Transformative Mediation for Divorce: Rising Above the Law and the Settlement
Transformative Mediation for Divorce:
Rising Above the Law and the Settlement
Originally published in TRANSFORMATIVE MEDIATION: A SOURCEBOOK – RESOURCES FOR CONFLICT INTERVENTION PRACTITIONERS AND PROGRAMS” (J. P. Folger, R.A.B. Bush, & D. J. Della Noce, eds.), NY: Association for Conflict Resolution & Institute for the Study of Conflict Resolution, 2010. (Order online at www.transformativemediation.org)
Abstaining from providing legal advice and resisting the urge to problem-solve, transformative mediators offer divorcing couples an essential service: providing authentic support for any discussion they choose to have, helping them arrive at greater clarity, and improving their sense of connection with each other. While these conversations often lead to a comprehensive divorce settlement, their primary value extends far beyond the terms of the agreement.
This chapter is organized around the questions that divorcing couples tend to discuss in transformative mediation sessions as they struggle to overcome their feelings of powerlessness and disconnection from each other:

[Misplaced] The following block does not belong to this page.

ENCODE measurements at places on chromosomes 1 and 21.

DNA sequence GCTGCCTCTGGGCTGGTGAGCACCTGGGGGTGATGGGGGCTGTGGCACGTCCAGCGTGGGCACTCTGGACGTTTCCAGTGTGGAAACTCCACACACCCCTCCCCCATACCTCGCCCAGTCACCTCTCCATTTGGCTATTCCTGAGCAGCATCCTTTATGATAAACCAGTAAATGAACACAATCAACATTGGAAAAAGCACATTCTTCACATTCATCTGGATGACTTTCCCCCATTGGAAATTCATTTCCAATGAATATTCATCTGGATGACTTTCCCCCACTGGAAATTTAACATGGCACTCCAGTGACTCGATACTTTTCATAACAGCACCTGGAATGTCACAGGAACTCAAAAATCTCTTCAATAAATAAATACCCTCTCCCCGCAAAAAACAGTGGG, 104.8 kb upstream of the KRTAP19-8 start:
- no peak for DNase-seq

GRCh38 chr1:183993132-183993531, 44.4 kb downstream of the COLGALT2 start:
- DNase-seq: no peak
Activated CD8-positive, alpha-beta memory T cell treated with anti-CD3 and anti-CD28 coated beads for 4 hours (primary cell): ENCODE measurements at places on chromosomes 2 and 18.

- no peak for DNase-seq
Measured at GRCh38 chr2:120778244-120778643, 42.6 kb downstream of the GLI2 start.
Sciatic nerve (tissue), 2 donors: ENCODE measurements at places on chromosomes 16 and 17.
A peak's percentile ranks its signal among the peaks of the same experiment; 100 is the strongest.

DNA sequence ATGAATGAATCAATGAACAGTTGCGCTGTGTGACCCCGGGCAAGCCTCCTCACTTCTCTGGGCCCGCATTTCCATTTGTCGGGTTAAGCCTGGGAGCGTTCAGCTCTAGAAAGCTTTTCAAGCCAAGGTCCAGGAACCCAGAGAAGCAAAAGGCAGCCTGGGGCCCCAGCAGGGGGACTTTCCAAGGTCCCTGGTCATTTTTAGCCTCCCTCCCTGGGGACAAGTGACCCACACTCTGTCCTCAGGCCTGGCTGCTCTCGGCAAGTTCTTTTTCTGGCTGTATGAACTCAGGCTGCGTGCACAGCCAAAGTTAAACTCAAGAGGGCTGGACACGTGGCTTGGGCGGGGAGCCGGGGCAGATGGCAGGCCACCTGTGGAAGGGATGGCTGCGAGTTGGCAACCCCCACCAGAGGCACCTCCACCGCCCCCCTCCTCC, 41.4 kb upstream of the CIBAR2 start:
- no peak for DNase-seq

• whether to get divorced,
• how the relationship got to its current state,
• how to manage the divorce process,
• whom to involve in the divorce process,
• how they want their relationship to work now, and
• what the terms of the divorce agreement should be.
I’ll discuss how a settlement-focused mediator’s typical focus on the achievement and the terms of an agreement can interfere with improvements in the couple’s interaction. And I’ll explain how the transformative mediator’s support of the full breadth of the couple’s conversation can lead to genuine improvements in the couple’s interaction. To help illustrate the differences between a settlement-focused approach and a transformative one, I’ll refer to my own experiences as a mediator, as I have moved more fully to a transformative approach (see Folger, et al, 2010, p.p. 31-50).